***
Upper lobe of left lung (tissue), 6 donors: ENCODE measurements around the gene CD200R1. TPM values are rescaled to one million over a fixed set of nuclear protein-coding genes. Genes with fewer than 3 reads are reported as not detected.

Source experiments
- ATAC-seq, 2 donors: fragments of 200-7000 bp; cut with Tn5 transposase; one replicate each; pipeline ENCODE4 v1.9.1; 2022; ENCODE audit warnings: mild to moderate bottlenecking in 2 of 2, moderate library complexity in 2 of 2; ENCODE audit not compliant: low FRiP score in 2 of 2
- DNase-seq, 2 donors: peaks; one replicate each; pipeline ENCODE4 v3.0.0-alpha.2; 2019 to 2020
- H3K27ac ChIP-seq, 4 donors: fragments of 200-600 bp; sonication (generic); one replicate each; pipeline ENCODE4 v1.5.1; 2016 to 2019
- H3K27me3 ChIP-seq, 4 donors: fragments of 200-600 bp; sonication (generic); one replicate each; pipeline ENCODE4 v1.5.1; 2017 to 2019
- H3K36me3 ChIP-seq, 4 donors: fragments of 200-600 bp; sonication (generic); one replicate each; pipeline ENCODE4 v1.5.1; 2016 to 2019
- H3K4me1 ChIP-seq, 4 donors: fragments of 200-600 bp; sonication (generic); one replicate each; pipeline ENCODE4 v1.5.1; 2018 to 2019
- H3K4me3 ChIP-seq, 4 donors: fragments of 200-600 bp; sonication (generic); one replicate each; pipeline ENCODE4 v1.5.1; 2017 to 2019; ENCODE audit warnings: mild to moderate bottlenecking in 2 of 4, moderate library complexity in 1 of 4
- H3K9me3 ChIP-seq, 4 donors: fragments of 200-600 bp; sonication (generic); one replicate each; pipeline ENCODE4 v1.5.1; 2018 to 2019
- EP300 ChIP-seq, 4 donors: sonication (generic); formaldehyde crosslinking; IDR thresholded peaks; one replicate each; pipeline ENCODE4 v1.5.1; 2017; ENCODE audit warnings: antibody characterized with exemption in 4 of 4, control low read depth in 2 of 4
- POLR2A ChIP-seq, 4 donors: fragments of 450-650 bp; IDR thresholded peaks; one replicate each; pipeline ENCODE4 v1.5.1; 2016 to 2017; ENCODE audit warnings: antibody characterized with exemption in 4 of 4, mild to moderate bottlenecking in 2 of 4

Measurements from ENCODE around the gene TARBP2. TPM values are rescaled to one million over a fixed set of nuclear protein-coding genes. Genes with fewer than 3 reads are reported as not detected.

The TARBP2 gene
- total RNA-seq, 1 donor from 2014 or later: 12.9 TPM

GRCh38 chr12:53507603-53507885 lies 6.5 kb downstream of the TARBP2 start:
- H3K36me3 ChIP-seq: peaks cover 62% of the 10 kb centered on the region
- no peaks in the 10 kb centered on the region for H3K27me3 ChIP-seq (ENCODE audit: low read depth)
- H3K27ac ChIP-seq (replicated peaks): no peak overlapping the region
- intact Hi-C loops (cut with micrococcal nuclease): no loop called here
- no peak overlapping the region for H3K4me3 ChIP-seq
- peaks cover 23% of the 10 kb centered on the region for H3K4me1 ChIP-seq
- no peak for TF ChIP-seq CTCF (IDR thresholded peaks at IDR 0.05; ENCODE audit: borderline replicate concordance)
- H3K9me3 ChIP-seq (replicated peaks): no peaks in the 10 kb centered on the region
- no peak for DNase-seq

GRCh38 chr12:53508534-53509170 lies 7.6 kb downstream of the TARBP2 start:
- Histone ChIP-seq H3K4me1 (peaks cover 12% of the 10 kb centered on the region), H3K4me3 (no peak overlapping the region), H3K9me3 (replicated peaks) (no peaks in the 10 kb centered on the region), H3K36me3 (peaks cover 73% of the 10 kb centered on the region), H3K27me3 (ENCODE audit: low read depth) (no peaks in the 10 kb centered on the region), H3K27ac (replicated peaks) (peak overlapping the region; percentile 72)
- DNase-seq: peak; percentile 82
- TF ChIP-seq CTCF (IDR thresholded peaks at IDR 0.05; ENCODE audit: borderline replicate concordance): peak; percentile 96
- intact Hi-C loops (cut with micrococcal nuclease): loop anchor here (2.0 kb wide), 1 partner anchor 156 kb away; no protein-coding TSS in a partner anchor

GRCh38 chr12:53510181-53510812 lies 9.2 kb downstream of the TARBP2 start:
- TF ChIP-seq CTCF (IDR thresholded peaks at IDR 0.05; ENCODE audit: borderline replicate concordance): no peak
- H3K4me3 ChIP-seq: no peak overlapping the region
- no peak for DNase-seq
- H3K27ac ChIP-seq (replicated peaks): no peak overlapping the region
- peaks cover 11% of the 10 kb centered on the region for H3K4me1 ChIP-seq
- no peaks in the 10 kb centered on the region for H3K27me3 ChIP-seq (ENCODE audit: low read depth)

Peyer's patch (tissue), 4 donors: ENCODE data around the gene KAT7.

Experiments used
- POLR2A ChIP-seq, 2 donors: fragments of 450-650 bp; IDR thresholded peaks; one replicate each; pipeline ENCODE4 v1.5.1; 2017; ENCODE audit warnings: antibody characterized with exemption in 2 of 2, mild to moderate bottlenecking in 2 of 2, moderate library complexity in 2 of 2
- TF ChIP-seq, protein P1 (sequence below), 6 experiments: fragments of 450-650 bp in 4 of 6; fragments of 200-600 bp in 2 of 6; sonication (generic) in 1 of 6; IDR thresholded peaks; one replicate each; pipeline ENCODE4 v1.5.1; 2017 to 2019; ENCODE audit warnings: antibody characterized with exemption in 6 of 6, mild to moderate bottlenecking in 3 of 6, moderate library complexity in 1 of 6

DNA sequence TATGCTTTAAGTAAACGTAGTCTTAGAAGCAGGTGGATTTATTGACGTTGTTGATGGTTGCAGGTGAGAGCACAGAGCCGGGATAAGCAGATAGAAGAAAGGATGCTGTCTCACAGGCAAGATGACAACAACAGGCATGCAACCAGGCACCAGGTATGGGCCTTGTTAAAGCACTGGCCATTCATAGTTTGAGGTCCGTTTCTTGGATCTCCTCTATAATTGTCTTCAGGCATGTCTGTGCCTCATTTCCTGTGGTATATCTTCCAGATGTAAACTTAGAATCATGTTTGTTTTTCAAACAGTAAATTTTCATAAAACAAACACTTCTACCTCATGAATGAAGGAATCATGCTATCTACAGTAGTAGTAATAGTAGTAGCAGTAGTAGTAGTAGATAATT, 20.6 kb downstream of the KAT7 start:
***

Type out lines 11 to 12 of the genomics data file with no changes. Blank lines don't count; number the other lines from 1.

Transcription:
- EP300 ChIP-seq, 4 donors: sonication (generic); formaldehyde crosslinking; IDR thresholded peaks; one replicate each; pipeline ENCODE4 v1.5.1; 2017; ENCODE audit warnings: antibody characterized with exemption in 4 of 4, control low read depth in 2 of 4
- POLR2A ChIP-seq, 4 donors: fragments of 450-650 bp; IDR thresholded peaks; one replicate each; pipeline ENCODE4 v1.5.1; 2016 to 2017; ENCODE audit warnings: antibody characterized with exemption in 4 of 4, mild to moderate bottlenecking in 2 of 4